by C.G. Lynch

IT Embracing, Maybe Even Leading Web 2.0 Movement in Enterprise, Forrester says

Jul 11, 20082 mins
Collaboration SoftwareConsumer ElectronicsSmall and Medium Business

A new report shows that IT professionals, once viewed as a hindrance to adopting Web 2.0 technologies such as blogs, wikis and social networks within the enterprise, have begun leading the charge.

A new Forrester report contends that IT has begun to take a greater interest and leadership role in the enterprise adoption of Web 2.0 technologies such as blogs, wikis and social networks. Until now, those technologies have often been driven by line-of-business users rejecting traditional enterprise software in favor of consumer applications.


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In a survey of 262 enterprise IT professionals, reports the Forrester study, 63 percent expected to see Web 2.0 technologies have a moderate or substantial impact on the business.

Prior to this report, IT was largely viewed as a blocker, not an enabler of Web 2.0 technologies. According to Oliver Young, the Forrester analyst who wrote the report, that’s because Web 2.0 technologies suffered a reputation problem with IT. “They’d look at social networking and think MySpace and Facebook,” he says. “They look at wikis and think Wikipedia. They had the perception that these are for kids and not for business.”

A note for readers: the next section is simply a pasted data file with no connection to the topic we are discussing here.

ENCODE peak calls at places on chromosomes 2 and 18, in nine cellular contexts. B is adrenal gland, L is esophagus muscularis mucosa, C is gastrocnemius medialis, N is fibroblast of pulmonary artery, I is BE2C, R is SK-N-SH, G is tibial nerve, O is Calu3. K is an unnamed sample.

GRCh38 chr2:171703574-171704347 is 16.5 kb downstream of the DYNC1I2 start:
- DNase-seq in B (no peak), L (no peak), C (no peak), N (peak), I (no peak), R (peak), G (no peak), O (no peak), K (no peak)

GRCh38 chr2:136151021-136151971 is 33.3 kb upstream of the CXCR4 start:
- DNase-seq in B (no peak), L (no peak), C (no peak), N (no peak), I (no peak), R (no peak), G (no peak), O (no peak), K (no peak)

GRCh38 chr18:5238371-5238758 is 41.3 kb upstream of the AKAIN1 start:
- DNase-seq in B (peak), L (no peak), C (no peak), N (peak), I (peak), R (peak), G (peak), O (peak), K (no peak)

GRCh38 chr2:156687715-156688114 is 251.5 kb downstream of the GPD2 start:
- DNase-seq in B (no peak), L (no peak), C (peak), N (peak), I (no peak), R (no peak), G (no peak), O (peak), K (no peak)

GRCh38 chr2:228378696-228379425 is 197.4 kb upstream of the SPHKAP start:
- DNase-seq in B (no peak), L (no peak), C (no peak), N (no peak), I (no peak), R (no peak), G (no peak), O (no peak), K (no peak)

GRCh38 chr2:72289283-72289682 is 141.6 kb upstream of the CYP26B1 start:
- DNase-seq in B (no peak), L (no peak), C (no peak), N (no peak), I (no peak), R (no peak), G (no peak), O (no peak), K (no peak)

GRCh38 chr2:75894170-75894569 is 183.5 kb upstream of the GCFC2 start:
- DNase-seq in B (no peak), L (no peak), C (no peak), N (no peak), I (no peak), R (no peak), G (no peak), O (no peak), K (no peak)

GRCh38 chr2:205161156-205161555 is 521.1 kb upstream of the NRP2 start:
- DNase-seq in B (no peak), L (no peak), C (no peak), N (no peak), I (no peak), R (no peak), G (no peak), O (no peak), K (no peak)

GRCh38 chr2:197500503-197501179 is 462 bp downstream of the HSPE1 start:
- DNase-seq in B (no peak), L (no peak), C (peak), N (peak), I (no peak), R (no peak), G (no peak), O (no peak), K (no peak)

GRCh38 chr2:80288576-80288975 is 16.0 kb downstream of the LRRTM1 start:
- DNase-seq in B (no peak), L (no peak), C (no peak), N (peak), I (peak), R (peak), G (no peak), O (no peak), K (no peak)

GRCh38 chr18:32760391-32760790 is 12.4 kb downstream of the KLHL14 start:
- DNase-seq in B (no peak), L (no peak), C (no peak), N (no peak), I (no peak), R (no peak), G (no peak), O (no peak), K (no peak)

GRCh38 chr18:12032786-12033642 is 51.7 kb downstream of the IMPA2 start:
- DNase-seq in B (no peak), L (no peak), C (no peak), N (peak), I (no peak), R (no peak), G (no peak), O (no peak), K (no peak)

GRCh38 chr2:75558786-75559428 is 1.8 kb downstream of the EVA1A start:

But IT has begun to change its mind because IT pros are becoming users of the technologies themselves. The survey asked respondents if they used certain Web 2.0 technologies or if they were at least familiar with them. The results revealed that, at least in certain categories of staple Web 2.0 technologies, IT professionals are heavy users themselves or knowledgeable of the technology.

About 35 percent use blogs and 59 percent are familiar with them. Other technologies revealed similar trends: social networking at 38 usage and 46 percent familiarity, respectively; wikis 43 and 32 percent; podcasts 34 and 53 percent; RSS 34 and 31 percent.

The first cause for IT involvement is their use of Web 2.0 tools (as evidenced above). In addition, Young says IT wants to have a role in delivering them securely to enterprise users, who have been going around IT and accessing consumer applications on the Web.

In the survey, 79 percent of respondents were somewhat concerned or very concerned about the risks of employees bringing unsanctioned technology into the enterprise. “It’s a matter of trying to take a leadership position by giving people the right [Web 2.0] tools while not putting the corporation at risk,” Young says.

And IT is putting its money where its mouth is. According to the report, around 80 percent of all Web 2.0 initiatives are led by IT.